There must have been a great deal of hospitality at the monastery; but beyond an occasional reference to visitors of importance, no special account of this department exists. Accordingly, a somewhat obscure allusion to the conditions of life in the abbey is interesting. It occurs in 1272 in connexion with a proposed surrender of Bearpark or Beaurepaire, on the western side of the city, a refugium of the prior lying in the wide open valley and enlivened by the breezes that sweep in from the western uplands. The monks made emphatic protest against the proposal, alleging that the convent cannot agree to give up 'Beaurepaire ubi conventus quorum labor est gravis et aer corruptus habet pro majori parte suam recreationem.' (fn. 11) This may be interpreted to mean that it is their one special place of relaxation, since the work at Durham is heavy and the air bad. But in what sense bad? The actual Durham air is healthy, but somewhat sleepy in summer; but this is, perhaps, not likely to be the chronicler's meaning. It has been suggested that the words refer to what was, in days of imperfect sanitation, a very real drawback in the life of the monastery and city. Durham Abbey did not receive the purging help that the river so generally gives in other places. Here the latrines gave upon the precipitous bank some 105 feet above the Wear, and the house depended in a general way on the length of the drop. With the river low, as it often is in summer, and with a prevailing westerly breeze, the defects of mediaeval drainage must have been constantly and painfully apparent. Under such circumstances, the monks were in consternation at the prospect of losing their chief holiday resort.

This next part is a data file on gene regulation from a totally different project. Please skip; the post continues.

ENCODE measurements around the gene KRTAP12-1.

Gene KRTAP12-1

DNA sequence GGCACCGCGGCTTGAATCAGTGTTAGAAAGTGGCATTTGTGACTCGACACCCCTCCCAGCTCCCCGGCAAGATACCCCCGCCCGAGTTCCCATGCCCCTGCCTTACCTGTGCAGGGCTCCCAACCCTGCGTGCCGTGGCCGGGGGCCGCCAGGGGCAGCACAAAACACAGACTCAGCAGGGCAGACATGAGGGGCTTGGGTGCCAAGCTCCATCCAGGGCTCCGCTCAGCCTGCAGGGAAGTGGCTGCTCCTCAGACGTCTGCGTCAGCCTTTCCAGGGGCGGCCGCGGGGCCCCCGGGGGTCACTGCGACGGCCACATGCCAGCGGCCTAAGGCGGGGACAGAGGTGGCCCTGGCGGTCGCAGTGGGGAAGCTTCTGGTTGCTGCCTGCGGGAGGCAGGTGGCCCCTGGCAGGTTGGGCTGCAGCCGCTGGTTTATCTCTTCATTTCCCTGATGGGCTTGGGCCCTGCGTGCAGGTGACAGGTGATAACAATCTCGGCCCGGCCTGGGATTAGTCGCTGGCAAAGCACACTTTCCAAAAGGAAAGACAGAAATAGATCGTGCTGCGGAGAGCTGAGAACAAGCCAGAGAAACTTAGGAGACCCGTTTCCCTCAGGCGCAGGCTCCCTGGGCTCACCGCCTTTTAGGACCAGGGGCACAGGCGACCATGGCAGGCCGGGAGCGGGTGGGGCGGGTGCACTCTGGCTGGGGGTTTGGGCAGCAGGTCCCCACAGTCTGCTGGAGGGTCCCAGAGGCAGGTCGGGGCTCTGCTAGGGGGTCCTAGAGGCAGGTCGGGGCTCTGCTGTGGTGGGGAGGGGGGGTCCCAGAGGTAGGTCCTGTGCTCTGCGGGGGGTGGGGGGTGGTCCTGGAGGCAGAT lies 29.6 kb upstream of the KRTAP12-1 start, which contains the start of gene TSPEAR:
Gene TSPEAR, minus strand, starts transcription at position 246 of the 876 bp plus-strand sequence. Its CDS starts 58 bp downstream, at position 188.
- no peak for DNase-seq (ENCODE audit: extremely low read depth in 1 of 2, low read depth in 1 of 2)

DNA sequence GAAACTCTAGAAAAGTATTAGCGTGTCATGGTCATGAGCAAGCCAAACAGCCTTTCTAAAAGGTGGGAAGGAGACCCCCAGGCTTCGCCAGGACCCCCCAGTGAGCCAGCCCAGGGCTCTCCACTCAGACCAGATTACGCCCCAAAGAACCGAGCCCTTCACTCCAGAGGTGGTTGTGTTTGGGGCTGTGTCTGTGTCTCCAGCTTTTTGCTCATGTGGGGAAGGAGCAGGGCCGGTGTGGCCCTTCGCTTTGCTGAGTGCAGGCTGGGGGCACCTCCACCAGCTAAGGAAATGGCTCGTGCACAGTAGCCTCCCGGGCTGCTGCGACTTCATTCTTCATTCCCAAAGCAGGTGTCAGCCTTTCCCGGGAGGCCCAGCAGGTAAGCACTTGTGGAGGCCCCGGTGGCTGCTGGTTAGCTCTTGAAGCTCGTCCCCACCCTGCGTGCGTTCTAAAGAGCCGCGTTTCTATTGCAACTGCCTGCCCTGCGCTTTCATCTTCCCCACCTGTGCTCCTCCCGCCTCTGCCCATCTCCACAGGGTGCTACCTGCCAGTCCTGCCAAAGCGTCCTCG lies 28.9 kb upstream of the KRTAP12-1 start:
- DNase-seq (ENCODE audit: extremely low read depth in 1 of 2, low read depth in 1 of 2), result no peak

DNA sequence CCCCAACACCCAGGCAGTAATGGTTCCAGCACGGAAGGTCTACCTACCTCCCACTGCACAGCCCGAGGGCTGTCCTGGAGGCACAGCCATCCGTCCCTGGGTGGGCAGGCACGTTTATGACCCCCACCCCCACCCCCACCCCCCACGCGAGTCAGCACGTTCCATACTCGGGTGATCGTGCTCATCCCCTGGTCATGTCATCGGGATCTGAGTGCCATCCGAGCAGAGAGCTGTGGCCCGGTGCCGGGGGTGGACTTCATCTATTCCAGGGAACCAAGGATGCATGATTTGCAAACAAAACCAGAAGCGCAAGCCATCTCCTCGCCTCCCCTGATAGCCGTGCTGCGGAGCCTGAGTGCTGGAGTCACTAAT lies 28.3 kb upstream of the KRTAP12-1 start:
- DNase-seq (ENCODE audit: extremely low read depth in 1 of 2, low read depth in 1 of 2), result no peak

The long-standing dispute as to the Archbishop of York's right to visit the chapter and the see, introduced some strange episodes in which the city took its part. In 1274 during the vacancy after Bishop Stichill's death Archbishop Giffard, who was much concerned with the reform of abuses at York, made a visitation of the monastery, after which he proceeded to the castle in pontifical state, no objection being taken to his action. (fn. 12) Giffard's successor, Archbishop Wickwane, a prelate of more vigorous reforming tendency, found a very different temper prevailing when he visited Durham. The change was due to a presentation dispute, Wickwane refusing to institute a nominee of prior and convent to a living in Yorkshire. The Archbishop by an unwarranted stretch of his authority demanded to visit the chapter during the temporary absence of the Bishop of Durham and entered the city without opposition. As he came up Saddlergate to the great north gate of the castle in order to pass up to the cathedral he found his way blocked by the barons of the bishopric. Halting there, he addressed the people and proceeded to excommunicate the bishop, who naturally sided with the monastery, as well as the prior and convent, citing them to undergo his visitation at a later date. An appeal to Rome issued in a triumph for the prior, (fn. 13) but the death of the bishop in 1283 renewed the strife. Wickwane again journeyed to Durham to force what he considered his undoubted right sede vacante. The prior even refused him admission to the cathedral. Upon this the Archbishop descended the hill and made his way to the church of St. Nicholas, which lay upon episcopal land in the borough of Durham, and was probably claimed as his by right during the vacancy of the see. Hereupon some of the youths of the borough made up their minds to resist the Archbishop's action as an invasion of the rights of Durham and so alarmed the Archbishop by their demonstration that he was glad to escape from the church. He made his way, apparently, through a back door and down a flight of steps leading into Walkergate, and so, with what secrecy he could, to the river bank and thus to the hospitable shelter of Kepier. The brief chronicle of this escape contains one incidental reference of importance when it tells us that Wickwane fled down the steps 'towards the schools.' We have already discovered an allusion to schools in the Bailey, more than a century before this date, but here we get what seems to be a distinct trace of schools in the borough which was directly a part of the episcopal section of Durham. It may be added that the popular Hugh Darlington, who had resigned the priorate to Richard Claxton, the prior opposing Wickwane, was re-elected in 1285 and made his second tenure of office memorable by bringing the strife to an end. (fn. 14) It was Prior Hugh's last considerable act, for soon after this he began to show the infirmities of age and was forced to resign.